PERMANENT planning permission has been given to Butlin’s for a previously temporary theatre and conference centre in its Minehead holiday resort despite local opposition to the plans.

The prefabricated construction Studio 36 was put up 2021 and given permission for three years to help the holiday centre recover from the Covid lockdowns and encourage a return to pre-pandemic levels of guests.

It holds up to 1,600 people for events such as theatre, cabaret, and gala dinners, and similar venues were installed in Butlin’s two other resorts in Skegness and Bognor Regis.

Butlin’s applied to Somerset Council last summer to make it a permanent venue before its temporary consent ran out.

Studio 36, in the Butlin's Minehead holiday resort.
Studio 36, in the Butlin's Minehead holiday resort. PHOTO: Butlin's. ( )

Now, the council has agreed to the plan, despite objections from Minehead town councillors and some local residents.

Town councillors were concerned over an ‘unacceptable loss of amenity value’ for neighbours and on many occasions throughout the town, because of noise.

They also said Butlins should replace it with a building which met permanent construction specifications rather than the current temporary materials.

Butlin’s planning agent Sam Garland, of Walsingham Planning, said he accepted ‘live performances and music events held at Studio 36 will produce levels of noise above background level that if not managed and mitigated properly could, potentially, result in unwarranted noise pollution’.

However, Mr Garland said: “The performance stage has been designed to minimise noise emissions through the use of acoustic wall panelling and specific operational measures, including a bespoke amplification system and the use of sound engineers during live events.”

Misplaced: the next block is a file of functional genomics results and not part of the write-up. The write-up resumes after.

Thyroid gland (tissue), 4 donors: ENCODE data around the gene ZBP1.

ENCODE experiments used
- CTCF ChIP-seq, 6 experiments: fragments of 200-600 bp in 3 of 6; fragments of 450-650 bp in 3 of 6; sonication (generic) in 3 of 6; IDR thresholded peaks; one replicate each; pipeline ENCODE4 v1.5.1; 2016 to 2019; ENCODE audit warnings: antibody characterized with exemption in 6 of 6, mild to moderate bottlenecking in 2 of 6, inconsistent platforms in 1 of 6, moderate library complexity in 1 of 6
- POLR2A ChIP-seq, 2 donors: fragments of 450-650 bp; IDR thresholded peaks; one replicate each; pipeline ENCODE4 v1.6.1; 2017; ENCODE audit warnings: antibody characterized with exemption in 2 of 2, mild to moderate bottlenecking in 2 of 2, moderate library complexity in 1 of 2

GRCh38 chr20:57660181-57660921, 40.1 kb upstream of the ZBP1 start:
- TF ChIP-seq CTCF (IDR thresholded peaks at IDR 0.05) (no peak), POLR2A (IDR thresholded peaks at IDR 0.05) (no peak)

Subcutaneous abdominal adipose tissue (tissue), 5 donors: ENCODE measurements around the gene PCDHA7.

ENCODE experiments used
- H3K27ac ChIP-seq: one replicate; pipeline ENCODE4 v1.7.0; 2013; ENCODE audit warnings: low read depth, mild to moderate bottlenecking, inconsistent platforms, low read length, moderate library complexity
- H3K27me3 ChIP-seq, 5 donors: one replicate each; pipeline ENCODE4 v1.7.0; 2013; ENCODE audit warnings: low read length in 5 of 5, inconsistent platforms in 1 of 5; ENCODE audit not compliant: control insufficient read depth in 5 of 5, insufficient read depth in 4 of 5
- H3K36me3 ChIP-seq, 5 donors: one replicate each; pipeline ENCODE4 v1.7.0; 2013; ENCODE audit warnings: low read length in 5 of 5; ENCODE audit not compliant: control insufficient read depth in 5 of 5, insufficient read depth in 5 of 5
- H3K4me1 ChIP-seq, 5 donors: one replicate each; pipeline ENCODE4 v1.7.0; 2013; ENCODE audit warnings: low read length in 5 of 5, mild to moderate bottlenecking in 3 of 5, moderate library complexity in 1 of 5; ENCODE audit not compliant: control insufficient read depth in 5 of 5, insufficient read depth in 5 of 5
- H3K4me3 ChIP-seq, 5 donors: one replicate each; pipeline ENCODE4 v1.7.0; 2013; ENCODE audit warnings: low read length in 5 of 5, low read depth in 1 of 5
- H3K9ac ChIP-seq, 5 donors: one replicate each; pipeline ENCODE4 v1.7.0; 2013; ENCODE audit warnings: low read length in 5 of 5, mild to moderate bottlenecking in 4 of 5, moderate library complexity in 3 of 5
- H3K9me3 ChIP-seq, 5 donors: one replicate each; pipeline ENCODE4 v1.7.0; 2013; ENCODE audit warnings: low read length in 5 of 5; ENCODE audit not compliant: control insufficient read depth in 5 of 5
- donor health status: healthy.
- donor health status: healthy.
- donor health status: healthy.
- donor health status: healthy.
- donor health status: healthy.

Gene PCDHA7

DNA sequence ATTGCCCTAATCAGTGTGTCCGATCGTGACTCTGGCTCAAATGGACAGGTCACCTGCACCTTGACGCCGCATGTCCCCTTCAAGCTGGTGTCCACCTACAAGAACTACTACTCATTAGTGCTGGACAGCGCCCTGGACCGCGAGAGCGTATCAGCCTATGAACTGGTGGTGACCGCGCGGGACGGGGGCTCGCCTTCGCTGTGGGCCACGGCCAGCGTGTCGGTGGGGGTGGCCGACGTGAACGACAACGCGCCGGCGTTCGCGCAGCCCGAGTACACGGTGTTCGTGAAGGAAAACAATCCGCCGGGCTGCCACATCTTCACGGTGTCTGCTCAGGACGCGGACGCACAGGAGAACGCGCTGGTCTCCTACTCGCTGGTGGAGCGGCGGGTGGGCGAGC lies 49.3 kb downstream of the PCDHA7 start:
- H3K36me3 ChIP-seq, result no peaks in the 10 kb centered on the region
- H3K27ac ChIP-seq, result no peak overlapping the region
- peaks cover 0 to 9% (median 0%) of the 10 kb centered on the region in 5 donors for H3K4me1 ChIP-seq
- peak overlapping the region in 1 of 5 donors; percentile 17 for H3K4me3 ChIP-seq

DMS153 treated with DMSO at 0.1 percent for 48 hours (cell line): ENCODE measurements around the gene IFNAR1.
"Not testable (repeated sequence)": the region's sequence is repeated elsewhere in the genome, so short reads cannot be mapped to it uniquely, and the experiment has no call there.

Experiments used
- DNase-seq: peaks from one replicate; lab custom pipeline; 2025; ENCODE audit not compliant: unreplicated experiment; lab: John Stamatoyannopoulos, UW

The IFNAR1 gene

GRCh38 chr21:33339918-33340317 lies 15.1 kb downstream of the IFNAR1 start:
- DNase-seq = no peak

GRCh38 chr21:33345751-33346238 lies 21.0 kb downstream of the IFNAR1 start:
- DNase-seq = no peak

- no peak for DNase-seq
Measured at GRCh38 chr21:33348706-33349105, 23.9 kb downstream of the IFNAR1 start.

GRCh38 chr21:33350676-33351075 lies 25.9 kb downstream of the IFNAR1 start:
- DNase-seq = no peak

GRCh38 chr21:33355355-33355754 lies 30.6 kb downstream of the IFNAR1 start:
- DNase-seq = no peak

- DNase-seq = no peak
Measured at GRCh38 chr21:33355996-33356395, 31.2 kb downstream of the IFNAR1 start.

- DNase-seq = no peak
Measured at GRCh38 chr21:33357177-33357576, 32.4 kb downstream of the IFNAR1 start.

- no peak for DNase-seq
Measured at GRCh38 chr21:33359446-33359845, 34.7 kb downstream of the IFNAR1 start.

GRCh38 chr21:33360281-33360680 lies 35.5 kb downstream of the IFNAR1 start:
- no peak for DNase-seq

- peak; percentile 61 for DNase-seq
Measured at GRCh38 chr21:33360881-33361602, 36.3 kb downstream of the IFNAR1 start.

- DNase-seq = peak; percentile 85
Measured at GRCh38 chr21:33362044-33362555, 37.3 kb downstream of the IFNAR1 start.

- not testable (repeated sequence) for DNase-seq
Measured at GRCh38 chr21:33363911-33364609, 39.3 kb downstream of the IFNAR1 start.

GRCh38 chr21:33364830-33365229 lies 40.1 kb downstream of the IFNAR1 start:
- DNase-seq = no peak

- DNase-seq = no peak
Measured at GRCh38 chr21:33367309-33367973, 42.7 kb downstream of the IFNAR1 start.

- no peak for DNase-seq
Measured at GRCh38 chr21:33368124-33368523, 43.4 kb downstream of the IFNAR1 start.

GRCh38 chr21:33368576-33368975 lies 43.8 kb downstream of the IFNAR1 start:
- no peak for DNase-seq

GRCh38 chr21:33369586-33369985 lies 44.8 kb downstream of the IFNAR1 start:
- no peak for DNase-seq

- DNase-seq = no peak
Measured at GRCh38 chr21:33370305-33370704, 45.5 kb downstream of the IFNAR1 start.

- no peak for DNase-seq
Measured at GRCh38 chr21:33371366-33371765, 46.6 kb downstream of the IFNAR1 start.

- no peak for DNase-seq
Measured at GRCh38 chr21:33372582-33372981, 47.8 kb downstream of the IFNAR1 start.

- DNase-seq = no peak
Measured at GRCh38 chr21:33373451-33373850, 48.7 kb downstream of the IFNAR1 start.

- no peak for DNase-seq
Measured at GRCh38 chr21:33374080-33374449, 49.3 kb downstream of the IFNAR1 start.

He said noise monitoring had confirmed the sound of live events would not significantly rise above background levels for anybody living near the resort.

Mr Garland also noted the town council’s concern about the design of Studio 36 but said the prefabricated structure had an expected design life of about 25 years.

Because Butlin’s had a ‘general desire’ to continually improve facilities for guests it was likely Studio 36 would be replaced earlier than that.

Mr Garland said internal alterations were due to be undertaken which would include the introduction of additional layers of material to the existing walls and roof, adding to the building’s structural integrity and bringing acoustic and thermal benefits.

He said Studio 36 was helping to keep Butlin’s competitive and meeting guest expectations during all weathers and times of the year, which would ensure it remained viable with secure employment in the local economy.

Somerset Council environmental health specialist Matthew Hill said ‘some complaints about noise’ had been received but it was likely some related to other venues on the site, such as the Skyline arena, and there was no evidence of Studio 36 ‘causing unreasonable disturbance’.

Planning conditions on Studio 36 restrict the use of the building to between 10am and 11pm, with an extension to 1am on New Year’s Eve.

It was built as an all-weather venue to replace an outdoor stage erected at the height of the pandemic in 2020, which, although successful, could not be used during poor weather.